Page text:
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Significance and Use
3.1 This test method is most commonly performed using a negative polarity needle or a sharp defined point to an opposing grounded sphere (NPS). The NPS breakdown voltage of fresh unused liquids measured in the highly divergent field in this configuration depends on the insulating liquid composition, decreasing with increasing concentration of aromatic, particularly polyaromatic, hydrocarbon molecules in liquids of petroleum origin and decreasing with ester molecular structure, either natural or synthetic.
3.2 This test method may be used to evaluate the continuity of composition of an insulating liquid from shipment to shipment. The NPS impulse breakdown voltage of an insulating liquid can also be substantially lowered by contact with materials of construction, by service aging, particulate matter, and by other impurities. Test results lower than those expected for a given fresh liquid may also indicate use or contamination.
3.3 Although polarity of the voltage wave has little or no effect on the breakdown strength of an insulating liquid in uniform fields, polarity does have a marked effect on the breakdown voltage in nonuniform electric fields.
3.4 Transient voltages may also vary over a wide range in both the time to reach crest value and the time to decay to half crest or to zero magnitude. The IEEE standard lightning impulse test (see ) specifies a by 50-μs negative polarity wave.
1.1 This test method covers the determination of the dielectric breakdown voltage of insulating liquids in a highly divergent field under impulse conditions and has been found applicable to liquids of petroleum origin, natural and synthetic esters.
1.2 The values stated in inch-pound units are to be regarded as standard. The values given in parentheses are mathematical conversions to SI units that are provided for information only and are not considered standard.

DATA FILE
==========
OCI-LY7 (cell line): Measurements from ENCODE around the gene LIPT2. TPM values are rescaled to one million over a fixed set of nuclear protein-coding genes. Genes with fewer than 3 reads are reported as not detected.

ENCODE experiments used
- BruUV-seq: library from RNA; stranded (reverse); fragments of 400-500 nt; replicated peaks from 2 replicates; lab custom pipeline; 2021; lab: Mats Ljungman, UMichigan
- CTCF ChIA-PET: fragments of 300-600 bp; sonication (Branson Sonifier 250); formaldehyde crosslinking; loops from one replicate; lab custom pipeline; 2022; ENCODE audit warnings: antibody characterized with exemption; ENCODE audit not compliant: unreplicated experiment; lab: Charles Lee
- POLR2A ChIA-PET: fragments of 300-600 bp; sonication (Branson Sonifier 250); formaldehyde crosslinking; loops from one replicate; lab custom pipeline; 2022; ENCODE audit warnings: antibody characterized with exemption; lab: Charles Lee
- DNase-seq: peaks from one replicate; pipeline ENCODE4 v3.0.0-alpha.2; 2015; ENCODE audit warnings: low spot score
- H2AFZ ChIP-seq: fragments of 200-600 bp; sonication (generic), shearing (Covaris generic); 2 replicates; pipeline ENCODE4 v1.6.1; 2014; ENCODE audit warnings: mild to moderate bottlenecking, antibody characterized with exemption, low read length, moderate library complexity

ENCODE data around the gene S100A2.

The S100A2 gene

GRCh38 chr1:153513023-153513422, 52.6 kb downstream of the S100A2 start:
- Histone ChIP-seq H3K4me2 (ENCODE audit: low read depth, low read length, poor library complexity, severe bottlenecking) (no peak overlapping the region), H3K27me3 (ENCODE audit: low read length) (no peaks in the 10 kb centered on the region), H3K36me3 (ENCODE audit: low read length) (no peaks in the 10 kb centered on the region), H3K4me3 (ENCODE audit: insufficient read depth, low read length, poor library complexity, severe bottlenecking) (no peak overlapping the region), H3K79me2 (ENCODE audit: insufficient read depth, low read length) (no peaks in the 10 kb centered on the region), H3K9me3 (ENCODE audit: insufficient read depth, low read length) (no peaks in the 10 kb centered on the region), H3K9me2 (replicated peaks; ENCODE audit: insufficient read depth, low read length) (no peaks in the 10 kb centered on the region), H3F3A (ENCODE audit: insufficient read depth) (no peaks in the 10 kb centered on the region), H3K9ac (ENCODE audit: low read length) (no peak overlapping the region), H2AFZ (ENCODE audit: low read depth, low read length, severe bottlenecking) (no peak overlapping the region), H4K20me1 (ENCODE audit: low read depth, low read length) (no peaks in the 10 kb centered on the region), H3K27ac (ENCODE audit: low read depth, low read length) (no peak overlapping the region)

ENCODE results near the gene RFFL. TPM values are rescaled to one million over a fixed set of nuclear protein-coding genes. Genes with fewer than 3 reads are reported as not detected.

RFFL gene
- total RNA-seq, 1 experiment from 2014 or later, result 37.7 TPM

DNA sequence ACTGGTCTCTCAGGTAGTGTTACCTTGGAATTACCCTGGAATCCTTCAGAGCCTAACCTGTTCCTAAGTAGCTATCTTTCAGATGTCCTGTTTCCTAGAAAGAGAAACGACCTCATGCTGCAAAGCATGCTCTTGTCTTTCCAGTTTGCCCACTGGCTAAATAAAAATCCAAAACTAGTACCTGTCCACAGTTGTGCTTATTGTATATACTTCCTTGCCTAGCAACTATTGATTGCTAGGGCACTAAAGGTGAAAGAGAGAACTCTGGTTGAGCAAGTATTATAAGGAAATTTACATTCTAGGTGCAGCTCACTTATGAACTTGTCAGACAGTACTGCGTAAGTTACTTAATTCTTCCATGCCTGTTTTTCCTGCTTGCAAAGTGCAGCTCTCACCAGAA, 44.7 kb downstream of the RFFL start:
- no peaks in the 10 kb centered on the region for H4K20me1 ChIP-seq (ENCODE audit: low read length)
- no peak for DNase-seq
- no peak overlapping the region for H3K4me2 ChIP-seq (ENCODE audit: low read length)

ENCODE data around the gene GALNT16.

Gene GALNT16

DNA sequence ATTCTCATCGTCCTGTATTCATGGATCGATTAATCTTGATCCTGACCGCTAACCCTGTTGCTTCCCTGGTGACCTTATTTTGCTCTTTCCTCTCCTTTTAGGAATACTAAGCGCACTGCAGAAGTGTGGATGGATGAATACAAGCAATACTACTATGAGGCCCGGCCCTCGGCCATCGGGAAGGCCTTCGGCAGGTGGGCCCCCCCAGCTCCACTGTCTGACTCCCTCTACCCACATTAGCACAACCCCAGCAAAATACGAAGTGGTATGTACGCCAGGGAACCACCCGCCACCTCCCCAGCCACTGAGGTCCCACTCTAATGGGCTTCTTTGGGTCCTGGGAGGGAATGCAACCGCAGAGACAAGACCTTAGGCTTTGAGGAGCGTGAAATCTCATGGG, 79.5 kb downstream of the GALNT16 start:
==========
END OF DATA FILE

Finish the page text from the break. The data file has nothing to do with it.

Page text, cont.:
1.3 This standard does not purport to address all of the safety concerns, if any, associated with its use. It is the responsibility of the user of this standard to establish appropriate safety, health, and environmental practices and determine the applicability of regulatory limitations prior to use.
1.4 This international standard was developed in accordance with internationally recognized principles on standardization established in the Decision on Principles for the Development of International Standards, Guides and Recommendations issued by the World Trade Organization Technical Barriers to Trade (TBT) Committee.
2. Referenced Documents (purchase separately) The documents listed below are referenced within the subject standard but are not provided as part of the standard.
D923 Practices for Sampling Electrical Insulating Liquids
D2864 Terminology Relating to Electrical Insulating Liquids and Gases
ICS Number Code 29.040.10 (Insulating oils)
UNSPSC Code 15121505(Transformer oil or insulating oil)
|Link to Active (This link will always route to the current Active version of the standard.)|
ASTM D3300-20, Standard Test Method for Dielectric Breakdown Voltage of Insulating Liquids Under Impulse Conditions, ASTM International, West Conshohocken, PA, 2020, www.astm.orgBack to Top